City Hall

Mayor Dwaine Caraway's "Calling a New Play"

Just minutes before presiding over his first meeting as the city's newly minted mayor, Dwaine Caraway assured a group of around 150 folks gathered for a light breakfast in the Flag Room at City Hall that he'd continue the "positive direction of the city" during his four months in office.

"There's no need for folks to think that we're about to really flip the script and go tear up Main Street and put a river down there," he said while flanked by his wife, state Rep. Barbara Mallory Caraway; nine former city council members; and nine of his current council colleagues.

"That is a good idea, though," he said as everyone chuckled.

Caraway took a backhanded swipe at Tom Leppert, with whom Caraway disagreed on the Love Field Airport concessions contracts and wet-dry referendum, promising there would be a change beginning at this morning's council briefing.

"Not a change in the city from what we used to do, but we're calling a new play," he said. "The new play is working together. The new play is 44 to the left, and when we call that play, it means we're gonna score some touchdowns."

Ron Natinsky's mayoral campaign treasurer and State Fair of Texas chair Pete Schenkel (referenced by Caraway as "Pete Shingles") began the event with a football analogy of his own, comparing Caraway's new role with the captain of a football team.

"Mayor Dwaine Caraway has got all of the ingredients to lead this city," he said. "He'll be a fine mayor. He'll be a great mayor. And he'll be a fine team captain for all of us in Dallas."

Former council members on hand to support Caraway included Lois Finkelman, Donna Halstead, Craig Holcomb, Al Lipscomb, Ed Oakley, Mary Poss, Diane Ragsdale, Bob Stimson and Alan Walne. Steve Salazar arrived late as nine of current council members lined up next to Caraway, with Vonciel Jones Hill, Ann Margolin and Pauline Medrano absent.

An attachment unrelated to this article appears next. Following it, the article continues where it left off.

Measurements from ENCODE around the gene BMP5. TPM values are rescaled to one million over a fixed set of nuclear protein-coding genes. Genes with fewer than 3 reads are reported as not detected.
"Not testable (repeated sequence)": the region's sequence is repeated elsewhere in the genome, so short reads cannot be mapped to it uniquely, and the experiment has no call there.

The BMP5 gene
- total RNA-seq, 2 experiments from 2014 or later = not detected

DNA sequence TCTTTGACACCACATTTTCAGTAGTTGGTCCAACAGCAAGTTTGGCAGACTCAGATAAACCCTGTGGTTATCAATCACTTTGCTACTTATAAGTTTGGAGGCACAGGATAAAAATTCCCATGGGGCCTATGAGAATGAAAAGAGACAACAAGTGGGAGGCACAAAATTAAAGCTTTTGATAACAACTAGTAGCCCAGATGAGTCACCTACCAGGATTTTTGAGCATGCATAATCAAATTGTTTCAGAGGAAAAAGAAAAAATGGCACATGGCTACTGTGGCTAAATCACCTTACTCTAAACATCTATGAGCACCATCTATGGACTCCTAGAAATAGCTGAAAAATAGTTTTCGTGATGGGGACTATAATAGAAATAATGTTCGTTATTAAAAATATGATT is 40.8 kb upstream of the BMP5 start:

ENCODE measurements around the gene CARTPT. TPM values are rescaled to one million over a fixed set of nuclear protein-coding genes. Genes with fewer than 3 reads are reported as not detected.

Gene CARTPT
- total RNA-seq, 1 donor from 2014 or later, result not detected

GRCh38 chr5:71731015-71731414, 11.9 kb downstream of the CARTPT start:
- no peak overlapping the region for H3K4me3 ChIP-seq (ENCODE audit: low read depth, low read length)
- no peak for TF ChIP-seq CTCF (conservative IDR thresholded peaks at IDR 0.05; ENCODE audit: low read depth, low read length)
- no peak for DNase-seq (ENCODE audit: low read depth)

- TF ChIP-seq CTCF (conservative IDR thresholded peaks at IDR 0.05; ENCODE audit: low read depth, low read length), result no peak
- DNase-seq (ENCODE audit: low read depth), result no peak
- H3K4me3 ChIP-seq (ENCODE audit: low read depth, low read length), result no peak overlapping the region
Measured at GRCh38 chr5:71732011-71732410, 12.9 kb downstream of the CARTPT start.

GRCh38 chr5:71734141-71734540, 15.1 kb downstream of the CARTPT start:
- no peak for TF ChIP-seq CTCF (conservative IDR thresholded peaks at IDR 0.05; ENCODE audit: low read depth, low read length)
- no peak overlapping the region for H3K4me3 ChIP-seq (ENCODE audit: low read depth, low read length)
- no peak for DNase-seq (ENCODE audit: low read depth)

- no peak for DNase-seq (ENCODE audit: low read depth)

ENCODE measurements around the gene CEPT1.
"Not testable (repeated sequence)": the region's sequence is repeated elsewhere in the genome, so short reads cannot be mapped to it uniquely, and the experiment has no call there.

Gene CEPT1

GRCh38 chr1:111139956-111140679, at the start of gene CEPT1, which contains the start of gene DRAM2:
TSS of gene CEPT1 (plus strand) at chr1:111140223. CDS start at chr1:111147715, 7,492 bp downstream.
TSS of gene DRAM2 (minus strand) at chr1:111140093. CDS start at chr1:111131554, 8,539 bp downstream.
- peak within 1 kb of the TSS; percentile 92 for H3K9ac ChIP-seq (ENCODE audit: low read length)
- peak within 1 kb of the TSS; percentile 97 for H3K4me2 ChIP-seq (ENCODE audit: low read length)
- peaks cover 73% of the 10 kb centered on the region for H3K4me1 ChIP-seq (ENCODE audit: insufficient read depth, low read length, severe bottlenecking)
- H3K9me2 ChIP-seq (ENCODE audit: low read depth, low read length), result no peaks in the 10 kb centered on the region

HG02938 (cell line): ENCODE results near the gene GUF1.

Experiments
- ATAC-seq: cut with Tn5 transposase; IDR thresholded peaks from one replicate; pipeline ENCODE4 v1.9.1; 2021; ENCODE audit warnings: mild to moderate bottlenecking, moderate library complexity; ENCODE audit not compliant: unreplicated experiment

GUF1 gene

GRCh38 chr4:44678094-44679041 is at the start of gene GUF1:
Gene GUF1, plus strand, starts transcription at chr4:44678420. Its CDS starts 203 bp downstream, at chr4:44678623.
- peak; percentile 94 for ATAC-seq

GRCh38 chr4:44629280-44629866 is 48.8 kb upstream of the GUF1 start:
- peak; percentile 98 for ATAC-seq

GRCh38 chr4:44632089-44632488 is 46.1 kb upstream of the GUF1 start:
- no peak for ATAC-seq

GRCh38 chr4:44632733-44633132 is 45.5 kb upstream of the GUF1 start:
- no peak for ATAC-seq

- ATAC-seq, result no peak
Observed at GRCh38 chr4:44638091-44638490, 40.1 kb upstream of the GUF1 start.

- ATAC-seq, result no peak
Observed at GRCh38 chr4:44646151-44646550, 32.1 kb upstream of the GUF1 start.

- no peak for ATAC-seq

The crowd was an eclectic mix composed of community activists Marvin Crenshaw and Roy Williams, political consultants Carol Reed and Willis Johnson, Downtown Dallas CEO John Crawford, mayoral candidate Mike Rawlings, developer Jack Matthews, Trinity Trust Foundation CEO Gail Thomas, Dallas County District Clerk Gary Fitzsimmons and several city staffers.

Caraway stressed the event wasn't about him. It was about the city. He acknowledged Dallas is facing tough times and urged everyone in the room to work together.

"There will be critics, but that's OK," he said. "We'll let them spend their time criticizing while we are working together to move this city forward in a positive direction."

Caraway missed his opportunity to call his first meeting as mayor to order, as he was absent when Deputy Mayor Pro Tem Medrano did so at 9:02 a.m. He arrived shortly afterward.

Poss, who replaced former Mayor Ron Kirk when he resigned for a U.S. Senate run of his own, tells Unfair Park that her transition from mayor pro tem to mayor was "a blur."

"I was functioning as a council member, a mayor pro tem and as acting mayor," she says. "It was around-the-clock work for five months to make sure most things got done."

Stamina is Caraway's biggest challenge, Poss says, claiming she worked from 7 a.m. to 10 p.m. every day of the week, even as mayor pro tem.

"The main thing you have to do is prioritize -- understand what the really important issues are to everybody and stay focused on those issues," she says. "This is not the time to start a whole bunch of new projects or try to tick off a number of new ideas. This is the time to finish the existing work on the table and help your colleagues in every way possible."

And since Caraway brings some baggage with him into office, we asked Poss what prompted her to attend this morning's event.

"All of us former council members are here today, and we're here in support of Dwaine, all of the council and making sure our city's moving forward," she says.